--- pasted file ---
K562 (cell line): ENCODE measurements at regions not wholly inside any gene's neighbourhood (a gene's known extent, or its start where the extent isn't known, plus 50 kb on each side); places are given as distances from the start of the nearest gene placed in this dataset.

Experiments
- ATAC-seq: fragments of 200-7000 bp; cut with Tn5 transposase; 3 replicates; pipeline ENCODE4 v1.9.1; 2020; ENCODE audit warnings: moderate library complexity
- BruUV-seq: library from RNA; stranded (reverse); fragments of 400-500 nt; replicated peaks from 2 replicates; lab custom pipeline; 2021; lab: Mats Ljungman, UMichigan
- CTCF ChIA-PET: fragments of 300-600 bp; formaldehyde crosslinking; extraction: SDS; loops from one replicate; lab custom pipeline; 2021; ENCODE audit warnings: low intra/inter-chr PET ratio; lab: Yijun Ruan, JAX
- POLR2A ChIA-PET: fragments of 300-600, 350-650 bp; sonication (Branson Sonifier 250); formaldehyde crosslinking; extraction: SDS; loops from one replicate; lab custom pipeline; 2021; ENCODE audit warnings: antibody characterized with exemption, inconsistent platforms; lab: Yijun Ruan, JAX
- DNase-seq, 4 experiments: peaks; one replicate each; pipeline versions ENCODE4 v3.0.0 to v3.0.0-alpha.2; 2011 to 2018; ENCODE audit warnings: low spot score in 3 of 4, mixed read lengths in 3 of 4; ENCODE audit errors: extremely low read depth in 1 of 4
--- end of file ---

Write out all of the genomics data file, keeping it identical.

K562 (cell line): ENCODE measurements at regions not wholly inside any gene's neighbourhood (a gene's known extent, or its start where the extent isn't known, plus 50 kb on each side); places are given as distances from the start of the nearest gene placed in this dataset.

Experiments
- ATAC-seq: fragments of 200-7000 bp; cut with Tn5 transposase; 3 replicates; pipeline ENCODE4 v1.9.1; 2020; ENCODE audit warnings: moderate library complexity
- BruUV-seq: library from RNA; stranded (reverse); fragments of 400-500 nt; replicated peaks from 2 replicates; lab custom pipeline; 2021; lab: Mats Ljungman, UMichigan
- CTCF ChIA-PET: fragments of 300-600 bp; formaldehyde crosslinking; extraction: SDS; loops from one replicate; lab custom pipeline; 2021; ENCODE audit warnings: low intra/inter-chr PET ratio; lab: Yijun Ruan, JAX
- POLR2A ChIA-PET: fragments of 300-600, 350-650 bp; sonication (Branson Sonifier 250); formaldehyde crosslinking; extraction: SDS; loops from one replicate; lab custom pipeline; 2021; ENCODE audit warnings: antibody characterized with exemption, inconsistent platforms; lab: Yijun Ruan, JAX
- DNase-seq, 4 experiments: peaks; one replicate each; pipeline versions ENCODE4 v3.0.0 to v3.0.0-alpha.2; 2011 to 2018; ENCODE audit warnings: low spot score in 3 of 4, mixed read lengths in 3 of 4; ENCODE audit errors: extremely low read depth in 1 of 4